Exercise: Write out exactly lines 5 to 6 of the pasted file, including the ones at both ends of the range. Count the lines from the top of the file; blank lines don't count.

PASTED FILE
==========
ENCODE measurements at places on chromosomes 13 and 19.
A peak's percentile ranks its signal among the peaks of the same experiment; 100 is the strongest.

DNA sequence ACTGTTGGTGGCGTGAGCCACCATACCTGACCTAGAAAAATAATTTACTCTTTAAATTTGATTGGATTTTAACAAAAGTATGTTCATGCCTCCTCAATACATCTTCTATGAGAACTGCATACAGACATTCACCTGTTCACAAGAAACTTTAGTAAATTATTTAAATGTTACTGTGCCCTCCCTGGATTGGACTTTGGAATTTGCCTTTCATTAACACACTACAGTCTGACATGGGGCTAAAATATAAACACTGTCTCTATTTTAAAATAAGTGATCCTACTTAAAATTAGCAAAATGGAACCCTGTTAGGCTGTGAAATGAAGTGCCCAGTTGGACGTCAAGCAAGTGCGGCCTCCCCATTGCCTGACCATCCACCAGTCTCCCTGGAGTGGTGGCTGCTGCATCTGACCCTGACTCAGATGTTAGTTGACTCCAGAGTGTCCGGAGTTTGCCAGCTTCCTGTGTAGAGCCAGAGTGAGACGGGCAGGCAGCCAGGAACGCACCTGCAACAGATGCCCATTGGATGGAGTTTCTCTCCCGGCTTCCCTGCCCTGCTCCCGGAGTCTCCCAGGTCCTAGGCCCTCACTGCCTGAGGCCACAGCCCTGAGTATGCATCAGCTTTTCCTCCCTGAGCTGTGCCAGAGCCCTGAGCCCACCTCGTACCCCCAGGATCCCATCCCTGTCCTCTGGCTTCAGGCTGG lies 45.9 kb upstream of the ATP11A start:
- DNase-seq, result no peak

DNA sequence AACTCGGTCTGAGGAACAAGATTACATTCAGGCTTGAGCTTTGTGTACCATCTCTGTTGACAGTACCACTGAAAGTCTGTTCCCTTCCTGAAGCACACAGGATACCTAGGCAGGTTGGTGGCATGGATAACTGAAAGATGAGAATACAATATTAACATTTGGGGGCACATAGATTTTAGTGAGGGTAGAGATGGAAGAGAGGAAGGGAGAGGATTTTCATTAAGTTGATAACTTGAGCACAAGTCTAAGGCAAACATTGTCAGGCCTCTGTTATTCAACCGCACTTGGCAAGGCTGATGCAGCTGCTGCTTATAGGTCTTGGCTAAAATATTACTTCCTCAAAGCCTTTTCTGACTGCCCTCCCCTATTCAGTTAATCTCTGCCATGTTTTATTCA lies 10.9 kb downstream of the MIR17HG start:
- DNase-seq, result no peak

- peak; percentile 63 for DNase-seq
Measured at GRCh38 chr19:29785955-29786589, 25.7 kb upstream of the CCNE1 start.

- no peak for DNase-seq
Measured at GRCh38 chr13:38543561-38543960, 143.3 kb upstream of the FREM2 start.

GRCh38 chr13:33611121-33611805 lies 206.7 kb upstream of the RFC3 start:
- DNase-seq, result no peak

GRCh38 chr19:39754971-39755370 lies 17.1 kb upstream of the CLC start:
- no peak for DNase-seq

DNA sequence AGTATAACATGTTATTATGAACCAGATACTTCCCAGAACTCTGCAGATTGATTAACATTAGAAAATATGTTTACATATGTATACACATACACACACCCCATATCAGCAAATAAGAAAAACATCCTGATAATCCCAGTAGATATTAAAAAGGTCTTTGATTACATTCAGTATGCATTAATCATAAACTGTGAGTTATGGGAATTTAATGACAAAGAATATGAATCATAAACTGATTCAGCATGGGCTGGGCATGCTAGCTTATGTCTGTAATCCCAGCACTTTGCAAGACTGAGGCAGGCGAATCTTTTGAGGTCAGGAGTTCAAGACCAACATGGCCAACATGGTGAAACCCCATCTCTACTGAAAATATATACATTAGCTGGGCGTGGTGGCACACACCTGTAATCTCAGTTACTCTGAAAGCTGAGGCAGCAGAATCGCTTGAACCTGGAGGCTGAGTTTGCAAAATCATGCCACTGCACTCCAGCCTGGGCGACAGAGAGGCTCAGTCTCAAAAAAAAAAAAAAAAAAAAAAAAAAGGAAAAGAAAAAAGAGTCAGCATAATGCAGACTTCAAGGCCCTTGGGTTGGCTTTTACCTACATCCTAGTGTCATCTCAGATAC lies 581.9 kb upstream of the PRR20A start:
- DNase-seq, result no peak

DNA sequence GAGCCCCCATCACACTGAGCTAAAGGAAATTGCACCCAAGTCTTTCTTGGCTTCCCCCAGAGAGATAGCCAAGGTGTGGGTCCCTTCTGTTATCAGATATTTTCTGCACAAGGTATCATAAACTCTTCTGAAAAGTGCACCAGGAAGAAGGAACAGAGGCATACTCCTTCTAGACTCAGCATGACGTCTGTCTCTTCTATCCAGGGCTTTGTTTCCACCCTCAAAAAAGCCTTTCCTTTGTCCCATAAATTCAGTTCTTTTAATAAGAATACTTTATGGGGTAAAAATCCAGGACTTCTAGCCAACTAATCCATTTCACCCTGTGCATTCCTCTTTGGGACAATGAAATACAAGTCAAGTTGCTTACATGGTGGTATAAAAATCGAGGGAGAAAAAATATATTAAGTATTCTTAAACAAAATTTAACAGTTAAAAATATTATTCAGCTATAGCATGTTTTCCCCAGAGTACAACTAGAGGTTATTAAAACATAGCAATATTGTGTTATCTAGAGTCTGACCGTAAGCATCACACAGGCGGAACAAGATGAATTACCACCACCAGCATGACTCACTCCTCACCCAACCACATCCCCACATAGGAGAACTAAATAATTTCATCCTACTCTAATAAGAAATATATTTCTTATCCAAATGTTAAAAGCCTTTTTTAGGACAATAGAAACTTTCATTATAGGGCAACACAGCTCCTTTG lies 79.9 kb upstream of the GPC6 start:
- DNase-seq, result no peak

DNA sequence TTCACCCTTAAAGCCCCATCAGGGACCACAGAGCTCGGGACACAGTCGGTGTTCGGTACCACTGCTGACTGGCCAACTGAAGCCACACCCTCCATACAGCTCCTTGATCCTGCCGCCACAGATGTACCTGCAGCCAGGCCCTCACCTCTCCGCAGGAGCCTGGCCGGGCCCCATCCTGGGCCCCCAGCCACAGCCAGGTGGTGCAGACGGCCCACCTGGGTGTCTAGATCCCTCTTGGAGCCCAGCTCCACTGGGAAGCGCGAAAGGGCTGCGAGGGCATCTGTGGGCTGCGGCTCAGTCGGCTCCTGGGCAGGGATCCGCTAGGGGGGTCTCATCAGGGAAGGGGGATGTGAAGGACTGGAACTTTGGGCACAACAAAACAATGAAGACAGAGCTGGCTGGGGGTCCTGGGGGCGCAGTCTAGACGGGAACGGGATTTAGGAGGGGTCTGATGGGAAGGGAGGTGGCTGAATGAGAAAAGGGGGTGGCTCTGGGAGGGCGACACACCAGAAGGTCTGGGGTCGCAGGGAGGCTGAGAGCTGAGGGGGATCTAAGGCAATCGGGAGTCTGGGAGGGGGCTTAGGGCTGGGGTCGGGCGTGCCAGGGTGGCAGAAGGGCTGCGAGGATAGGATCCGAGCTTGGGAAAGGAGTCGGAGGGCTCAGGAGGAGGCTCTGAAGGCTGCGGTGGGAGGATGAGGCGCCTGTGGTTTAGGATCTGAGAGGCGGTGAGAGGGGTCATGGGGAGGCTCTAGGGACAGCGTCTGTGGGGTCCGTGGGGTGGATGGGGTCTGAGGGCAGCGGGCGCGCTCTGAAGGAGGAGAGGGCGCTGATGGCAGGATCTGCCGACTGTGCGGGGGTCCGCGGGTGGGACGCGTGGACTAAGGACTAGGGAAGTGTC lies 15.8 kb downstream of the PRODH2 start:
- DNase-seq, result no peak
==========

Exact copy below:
DNA sequence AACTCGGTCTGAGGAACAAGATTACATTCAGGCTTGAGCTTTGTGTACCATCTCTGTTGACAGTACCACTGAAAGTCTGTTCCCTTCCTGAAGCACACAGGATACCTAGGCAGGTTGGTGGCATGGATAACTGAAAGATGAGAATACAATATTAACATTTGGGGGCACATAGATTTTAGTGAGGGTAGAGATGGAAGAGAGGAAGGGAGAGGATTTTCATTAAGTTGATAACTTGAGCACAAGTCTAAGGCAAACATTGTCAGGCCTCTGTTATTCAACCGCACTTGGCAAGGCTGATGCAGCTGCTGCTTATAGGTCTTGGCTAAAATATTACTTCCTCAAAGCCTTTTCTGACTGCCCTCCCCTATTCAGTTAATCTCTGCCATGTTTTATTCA lies 10.9 kb downstream of the MIR17HG start:
- DNase-seq, result no peak